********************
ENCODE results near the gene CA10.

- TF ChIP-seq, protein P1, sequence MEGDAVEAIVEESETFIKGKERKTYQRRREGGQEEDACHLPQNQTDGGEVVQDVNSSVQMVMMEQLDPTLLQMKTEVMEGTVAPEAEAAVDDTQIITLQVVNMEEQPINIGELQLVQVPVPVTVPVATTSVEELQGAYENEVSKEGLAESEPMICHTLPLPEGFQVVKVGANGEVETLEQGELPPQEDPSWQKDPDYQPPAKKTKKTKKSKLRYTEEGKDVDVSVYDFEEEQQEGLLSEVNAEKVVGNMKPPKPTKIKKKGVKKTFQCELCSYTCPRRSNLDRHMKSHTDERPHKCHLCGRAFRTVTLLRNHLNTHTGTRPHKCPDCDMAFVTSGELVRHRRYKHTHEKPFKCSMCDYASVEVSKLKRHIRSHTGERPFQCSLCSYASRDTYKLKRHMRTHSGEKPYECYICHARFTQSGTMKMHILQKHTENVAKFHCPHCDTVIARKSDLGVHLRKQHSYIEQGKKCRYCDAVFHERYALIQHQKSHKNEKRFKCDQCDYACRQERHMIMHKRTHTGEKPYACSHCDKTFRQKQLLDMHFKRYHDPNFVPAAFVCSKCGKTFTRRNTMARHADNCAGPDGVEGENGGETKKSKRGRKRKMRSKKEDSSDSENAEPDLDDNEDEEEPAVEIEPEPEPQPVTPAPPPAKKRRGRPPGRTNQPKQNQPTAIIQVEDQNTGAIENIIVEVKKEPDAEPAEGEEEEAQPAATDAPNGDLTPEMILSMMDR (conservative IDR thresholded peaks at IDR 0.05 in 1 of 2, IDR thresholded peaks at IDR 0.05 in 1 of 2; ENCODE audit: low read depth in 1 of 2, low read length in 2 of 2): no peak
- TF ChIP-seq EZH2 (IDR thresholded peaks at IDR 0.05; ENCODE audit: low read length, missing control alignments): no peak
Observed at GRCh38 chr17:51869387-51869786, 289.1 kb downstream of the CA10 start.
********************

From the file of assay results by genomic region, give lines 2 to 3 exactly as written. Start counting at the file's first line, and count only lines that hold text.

- TF ChIP-seq, protein P1, sequence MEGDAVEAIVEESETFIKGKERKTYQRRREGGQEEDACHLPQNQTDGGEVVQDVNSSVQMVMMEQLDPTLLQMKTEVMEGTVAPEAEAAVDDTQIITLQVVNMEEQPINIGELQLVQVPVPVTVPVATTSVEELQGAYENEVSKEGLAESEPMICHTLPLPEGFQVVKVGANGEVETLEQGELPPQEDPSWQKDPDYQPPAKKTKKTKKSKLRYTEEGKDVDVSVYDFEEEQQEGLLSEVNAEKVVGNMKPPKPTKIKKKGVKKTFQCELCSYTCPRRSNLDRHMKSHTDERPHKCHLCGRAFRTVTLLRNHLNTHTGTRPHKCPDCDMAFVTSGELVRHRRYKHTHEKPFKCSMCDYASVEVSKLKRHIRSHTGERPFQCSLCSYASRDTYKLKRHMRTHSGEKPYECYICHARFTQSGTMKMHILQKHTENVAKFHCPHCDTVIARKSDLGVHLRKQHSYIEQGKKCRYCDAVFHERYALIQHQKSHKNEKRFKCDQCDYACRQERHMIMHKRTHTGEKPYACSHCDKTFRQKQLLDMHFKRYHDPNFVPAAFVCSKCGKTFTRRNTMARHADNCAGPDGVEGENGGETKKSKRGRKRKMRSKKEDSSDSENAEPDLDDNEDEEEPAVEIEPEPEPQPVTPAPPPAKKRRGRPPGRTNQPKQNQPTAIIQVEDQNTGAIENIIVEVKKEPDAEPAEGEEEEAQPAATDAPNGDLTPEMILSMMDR (conservative IDR thresholded peaks at IDR 0.05 in 1 of 2, IDR thresholded peaks at IDR 0.05 in 1 of 2; ENCODE audit: low read depth in 1 of 2, low read length in 2 of 2): no peak
- TF ChIP-seq EZH2 (IDR thresholded peaks at IDR 0.05; ENCODE audit: low read length, missing control alignments): no peak